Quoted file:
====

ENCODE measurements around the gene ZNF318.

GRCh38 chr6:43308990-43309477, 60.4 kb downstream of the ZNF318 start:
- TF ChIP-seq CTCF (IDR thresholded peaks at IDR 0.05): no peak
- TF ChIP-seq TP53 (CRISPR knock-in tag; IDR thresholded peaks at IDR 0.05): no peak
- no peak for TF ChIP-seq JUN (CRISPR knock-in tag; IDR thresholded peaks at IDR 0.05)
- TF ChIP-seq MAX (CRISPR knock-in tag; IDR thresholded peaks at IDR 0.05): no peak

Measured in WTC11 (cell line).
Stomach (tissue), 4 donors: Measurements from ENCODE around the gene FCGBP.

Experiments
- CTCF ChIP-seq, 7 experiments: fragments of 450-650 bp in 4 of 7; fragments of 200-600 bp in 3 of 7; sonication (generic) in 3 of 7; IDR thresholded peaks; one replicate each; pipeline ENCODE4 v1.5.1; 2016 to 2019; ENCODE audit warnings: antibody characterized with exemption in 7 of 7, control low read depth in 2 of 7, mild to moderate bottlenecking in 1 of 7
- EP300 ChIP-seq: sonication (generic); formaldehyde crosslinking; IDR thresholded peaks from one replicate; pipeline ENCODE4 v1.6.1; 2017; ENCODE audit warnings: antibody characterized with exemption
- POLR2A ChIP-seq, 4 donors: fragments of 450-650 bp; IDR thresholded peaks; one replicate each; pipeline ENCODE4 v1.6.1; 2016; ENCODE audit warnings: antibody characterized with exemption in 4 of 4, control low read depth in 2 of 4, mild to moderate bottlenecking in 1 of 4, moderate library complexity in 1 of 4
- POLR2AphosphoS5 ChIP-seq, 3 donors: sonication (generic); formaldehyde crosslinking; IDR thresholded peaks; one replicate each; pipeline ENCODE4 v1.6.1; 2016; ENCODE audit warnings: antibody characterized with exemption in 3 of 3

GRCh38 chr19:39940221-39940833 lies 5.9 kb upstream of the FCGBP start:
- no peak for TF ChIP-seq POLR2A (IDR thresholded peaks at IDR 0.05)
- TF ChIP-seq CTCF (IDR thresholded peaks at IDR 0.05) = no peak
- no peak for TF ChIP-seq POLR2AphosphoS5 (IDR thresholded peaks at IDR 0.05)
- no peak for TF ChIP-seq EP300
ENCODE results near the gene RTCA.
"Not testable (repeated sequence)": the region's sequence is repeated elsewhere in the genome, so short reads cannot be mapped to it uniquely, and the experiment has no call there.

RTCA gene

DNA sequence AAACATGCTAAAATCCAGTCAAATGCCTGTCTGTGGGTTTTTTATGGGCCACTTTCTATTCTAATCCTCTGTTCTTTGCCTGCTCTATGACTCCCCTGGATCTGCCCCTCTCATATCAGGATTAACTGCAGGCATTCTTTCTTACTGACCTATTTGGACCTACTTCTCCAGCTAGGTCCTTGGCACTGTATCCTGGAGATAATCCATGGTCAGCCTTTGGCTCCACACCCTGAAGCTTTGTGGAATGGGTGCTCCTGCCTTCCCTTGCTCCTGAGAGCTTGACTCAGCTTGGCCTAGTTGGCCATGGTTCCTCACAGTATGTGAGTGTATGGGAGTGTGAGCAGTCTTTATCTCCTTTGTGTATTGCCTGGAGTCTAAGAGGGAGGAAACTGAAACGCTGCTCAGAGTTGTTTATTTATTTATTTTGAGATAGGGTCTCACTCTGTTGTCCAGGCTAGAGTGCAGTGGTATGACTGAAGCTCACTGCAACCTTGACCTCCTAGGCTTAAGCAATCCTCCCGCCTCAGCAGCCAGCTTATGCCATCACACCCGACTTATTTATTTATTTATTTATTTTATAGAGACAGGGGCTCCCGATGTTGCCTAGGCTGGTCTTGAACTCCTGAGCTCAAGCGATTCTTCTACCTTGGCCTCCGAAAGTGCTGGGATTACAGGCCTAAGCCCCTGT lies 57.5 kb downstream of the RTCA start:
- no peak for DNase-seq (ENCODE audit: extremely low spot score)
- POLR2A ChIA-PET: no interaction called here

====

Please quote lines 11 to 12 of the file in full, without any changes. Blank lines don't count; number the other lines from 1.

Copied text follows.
- EP300 ChIP-seq: sonication (generic); formaldehyde crosslinking; IDR thresholded peaks from one replicate; pipeline ENCODE4 v1.6.1; 2017; ENCODE audit warnings: antibody characterized with exemption
- POLR2A ChIP-seq, 4 donors: fragments of 450-650 bp; IDR thresholded peaks; one replicate each; pipeline ENCODE4 v1.6.1; 2016; ENCODE audit warnings: antibody characterized with exemption in 4 of 4, control low read depth in 2 of 4, mild to moderate bottlenecking in 1 of 4, moderate library complexity in 1 of 4